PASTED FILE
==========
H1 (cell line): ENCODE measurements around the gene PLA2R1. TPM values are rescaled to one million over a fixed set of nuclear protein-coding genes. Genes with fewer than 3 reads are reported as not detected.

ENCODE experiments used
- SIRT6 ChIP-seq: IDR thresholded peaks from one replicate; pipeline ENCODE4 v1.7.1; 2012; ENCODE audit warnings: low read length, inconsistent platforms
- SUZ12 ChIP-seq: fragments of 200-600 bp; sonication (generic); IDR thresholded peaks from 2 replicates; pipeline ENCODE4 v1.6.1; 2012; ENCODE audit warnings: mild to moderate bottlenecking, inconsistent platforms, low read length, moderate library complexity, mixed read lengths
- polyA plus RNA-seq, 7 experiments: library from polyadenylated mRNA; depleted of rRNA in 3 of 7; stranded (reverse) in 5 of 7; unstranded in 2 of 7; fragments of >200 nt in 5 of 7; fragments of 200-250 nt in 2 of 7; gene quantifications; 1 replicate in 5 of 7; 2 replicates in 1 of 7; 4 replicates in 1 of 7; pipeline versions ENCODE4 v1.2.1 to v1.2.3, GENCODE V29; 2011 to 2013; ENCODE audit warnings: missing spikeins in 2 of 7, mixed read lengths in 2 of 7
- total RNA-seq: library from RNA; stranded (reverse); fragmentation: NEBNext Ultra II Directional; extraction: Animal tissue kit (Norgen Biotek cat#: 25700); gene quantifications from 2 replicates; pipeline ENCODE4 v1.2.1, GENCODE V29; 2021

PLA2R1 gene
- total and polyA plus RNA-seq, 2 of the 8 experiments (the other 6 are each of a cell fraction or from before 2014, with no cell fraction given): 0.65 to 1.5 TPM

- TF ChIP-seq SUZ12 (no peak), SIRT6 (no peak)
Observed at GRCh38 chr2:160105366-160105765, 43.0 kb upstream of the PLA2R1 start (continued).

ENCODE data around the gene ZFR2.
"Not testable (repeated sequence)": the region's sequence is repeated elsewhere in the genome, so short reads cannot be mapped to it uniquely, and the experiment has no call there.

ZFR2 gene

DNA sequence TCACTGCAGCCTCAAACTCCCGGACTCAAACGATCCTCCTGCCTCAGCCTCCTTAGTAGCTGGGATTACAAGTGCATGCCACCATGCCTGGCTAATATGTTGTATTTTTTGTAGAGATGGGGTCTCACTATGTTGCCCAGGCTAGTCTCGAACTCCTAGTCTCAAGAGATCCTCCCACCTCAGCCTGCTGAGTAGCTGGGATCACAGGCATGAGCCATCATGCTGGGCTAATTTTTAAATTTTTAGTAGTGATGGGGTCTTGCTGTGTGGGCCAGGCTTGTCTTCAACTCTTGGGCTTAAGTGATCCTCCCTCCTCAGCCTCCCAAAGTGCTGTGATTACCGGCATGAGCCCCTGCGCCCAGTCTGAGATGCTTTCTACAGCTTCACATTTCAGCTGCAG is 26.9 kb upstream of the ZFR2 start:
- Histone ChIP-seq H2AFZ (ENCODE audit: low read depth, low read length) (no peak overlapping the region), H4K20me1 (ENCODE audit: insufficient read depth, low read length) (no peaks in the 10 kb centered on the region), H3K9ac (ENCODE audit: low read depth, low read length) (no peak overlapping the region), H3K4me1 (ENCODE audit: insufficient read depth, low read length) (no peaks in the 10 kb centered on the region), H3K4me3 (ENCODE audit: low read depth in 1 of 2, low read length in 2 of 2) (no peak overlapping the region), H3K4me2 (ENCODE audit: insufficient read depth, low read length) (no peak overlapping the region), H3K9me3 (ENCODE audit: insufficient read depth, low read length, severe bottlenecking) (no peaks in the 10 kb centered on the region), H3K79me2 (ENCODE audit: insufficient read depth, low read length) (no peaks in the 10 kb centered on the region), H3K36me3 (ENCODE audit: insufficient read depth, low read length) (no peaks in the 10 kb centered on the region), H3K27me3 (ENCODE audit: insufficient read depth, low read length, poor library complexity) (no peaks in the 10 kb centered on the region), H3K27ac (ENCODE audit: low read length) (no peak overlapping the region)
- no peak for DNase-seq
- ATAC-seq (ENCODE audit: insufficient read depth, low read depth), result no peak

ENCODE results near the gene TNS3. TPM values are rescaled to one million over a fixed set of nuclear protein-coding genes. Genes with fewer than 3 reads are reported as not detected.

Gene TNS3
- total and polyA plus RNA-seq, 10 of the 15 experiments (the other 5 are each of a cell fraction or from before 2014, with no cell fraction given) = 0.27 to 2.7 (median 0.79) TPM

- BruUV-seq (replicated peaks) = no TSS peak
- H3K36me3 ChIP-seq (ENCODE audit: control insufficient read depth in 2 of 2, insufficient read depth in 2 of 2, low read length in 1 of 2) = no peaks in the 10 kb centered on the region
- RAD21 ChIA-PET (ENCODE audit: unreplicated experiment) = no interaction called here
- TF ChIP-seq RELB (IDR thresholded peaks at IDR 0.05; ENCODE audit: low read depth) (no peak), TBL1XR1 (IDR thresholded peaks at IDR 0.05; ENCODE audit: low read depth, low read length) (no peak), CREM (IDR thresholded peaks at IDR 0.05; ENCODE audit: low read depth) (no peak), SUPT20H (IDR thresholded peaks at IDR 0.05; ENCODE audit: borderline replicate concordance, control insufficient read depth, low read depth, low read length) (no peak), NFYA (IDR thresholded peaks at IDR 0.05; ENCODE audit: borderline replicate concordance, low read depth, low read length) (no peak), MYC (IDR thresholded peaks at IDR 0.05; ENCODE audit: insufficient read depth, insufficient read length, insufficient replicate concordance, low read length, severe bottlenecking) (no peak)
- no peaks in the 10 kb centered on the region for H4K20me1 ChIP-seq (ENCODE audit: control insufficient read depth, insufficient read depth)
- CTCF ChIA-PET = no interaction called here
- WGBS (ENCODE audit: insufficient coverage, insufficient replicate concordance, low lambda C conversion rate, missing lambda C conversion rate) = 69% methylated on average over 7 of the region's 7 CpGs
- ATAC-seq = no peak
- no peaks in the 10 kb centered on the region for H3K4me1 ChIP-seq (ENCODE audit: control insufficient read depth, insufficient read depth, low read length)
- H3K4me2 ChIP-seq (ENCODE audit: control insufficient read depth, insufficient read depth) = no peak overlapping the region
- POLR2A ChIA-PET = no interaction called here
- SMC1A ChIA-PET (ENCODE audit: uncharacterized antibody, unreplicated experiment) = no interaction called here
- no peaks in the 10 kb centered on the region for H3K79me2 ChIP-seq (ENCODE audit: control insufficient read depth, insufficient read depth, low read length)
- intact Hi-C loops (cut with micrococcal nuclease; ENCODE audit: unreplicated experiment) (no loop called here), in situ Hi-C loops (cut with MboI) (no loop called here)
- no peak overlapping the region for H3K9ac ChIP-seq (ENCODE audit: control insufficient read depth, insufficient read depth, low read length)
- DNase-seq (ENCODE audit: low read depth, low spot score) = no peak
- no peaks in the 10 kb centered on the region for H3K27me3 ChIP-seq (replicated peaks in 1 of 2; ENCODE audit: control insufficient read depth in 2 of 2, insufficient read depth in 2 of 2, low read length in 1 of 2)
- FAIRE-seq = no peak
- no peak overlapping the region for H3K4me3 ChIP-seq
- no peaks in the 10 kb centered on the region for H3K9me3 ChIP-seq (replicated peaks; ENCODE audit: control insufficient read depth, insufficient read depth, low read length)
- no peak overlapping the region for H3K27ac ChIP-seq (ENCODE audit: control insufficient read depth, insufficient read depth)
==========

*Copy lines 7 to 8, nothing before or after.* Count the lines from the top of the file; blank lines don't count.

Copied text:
PLA2R1 gene
- total and polyA plus RNA-seq, 2 of the 8 experiments (the other 6 are each of a cell fraction or from before 2014, with no cell fraction given): 0.65 to 1.5 TPM